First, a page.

(HealthDay News) — For ambulatory patients with solid tumors, pain is prevalent and changes over time, according to a study published online Dec. 23 in the Journal of Clinical Oncology.

Fengmin Zhao, Ph.D., from the Dana-Farber Cancer Institute in Boston, and colleagues analyzed patient-rated pain levels (0 to 10 scale) at baseline and four to five weeks later in a cohort of 2,761 ambulatory patients with invasive cancer of the breast, prostate, colon/rectum, or lung from multiple sites. The changes in pain severity were assessed over time, with a clinically significant change in pain defined as a two-point change.

The researchers found that 53.0 percent of patients had no pain, 23.5 percent had mild pain, 10.3 percent had moderate pain, and 13.2 percent had severe pain at initial assessment. Of the patients with initial pain, one-third had pain reduction within one month of follow-up and one-fifth had an increase. Improvement or worsening of pain varied according to the baseline pain score. More than a quarter of the patients without pain at initial assessment (28.4 percent) had pain at follow-up assessment, with 8.9 percent reporting moderate to severe pain. Pain deterioration correlated significantly with inadequate pain management and with lower baseline pain level, younger age, and poor health status.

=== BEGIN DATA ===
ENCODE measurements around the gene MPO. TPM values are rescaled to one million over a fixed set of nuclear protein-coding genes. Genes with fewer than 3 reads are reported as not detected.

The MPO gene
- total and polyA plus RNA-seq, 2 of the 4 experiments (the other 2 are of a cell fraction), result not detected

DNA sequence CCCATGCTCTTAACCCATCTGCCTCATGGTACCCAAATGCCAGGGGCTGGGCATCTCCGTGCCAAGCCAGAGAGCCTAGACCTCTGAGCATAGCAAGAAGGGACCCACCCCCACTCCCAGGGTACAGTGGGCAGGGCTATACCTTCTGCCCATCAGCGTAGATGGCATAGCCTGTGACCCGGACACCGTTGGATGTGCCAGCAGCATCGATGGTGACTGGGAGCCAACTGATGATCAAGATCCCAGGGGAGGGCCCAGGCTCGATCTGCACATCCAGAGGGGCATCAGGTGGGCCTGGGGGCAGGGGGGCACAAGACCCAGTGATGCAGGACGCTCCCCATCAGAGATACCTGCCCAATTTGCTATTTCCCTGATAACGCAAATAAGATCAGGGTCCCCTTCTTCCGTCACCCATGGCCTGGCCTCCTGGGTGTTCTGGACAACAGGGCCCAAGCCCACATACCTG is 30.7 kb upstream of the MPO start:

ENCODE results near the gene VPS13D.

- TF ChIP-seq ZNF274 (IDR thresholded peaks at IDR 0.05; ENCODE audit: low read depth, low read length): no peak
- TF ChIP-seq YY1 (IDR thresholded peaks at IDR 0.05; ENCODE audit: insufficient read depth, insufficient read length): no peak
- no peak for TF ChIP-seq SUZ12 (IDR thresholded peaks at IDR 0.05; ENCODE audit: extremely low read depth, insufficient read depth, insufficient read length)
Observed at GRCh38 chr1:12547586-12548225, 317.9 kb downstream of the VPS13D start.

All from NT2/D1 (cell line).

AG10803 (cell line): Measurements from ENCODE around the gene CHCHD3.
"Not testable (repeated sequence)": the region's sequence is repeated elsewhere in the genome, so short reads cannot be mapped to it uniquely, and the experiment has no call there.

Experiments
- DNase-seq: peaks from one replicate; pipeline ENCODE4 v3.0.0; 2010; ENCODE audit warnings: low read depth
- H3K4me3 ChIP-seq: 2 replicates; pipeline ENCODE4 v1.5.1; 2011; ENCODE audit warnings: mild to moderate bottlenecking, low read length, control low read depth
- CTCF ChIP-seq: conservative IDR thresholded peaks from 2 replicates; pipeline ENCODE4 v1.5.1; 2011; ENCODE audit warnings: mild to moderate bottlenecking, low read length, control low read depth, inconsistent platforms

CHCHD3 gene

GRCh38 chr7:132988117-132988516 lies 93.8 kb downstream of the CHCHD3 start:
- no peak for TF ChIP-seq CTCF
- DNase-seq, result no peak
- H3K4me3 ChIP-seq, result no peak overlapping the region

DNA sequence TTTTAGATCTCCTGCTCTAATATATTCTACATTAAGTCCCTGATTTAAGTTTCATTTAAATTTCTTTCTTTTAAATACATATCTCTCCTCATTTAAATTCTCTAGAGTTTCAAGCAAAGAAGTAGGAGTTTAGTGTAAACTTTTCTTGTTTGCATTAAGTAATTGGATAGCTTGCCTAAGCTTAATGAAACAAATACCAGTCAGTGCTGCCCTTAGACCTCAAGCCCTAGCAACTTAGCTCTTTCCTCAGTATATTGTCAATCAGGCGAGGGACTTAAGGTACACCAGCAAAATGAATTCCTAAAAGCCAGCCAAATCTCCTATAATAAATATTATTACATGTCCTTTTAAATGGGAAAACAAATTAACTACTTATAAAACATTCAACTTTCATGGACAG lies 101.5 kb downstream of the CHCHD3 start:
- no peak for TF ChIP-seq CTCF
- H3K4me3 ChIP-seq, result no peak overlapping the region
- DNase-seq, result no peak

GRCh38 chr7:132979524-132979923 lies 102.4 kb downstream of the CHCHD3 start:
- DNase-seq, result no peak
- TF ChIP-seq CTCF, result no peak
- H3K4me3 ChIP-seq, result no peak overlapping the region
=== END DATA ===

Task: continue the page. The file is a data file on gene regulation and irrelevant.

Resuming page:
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“In conclusion, pain remains a significant concern in ambulatory oncology,” the authors write. “Pain is not only prevalent but also persistent and dynamic.”

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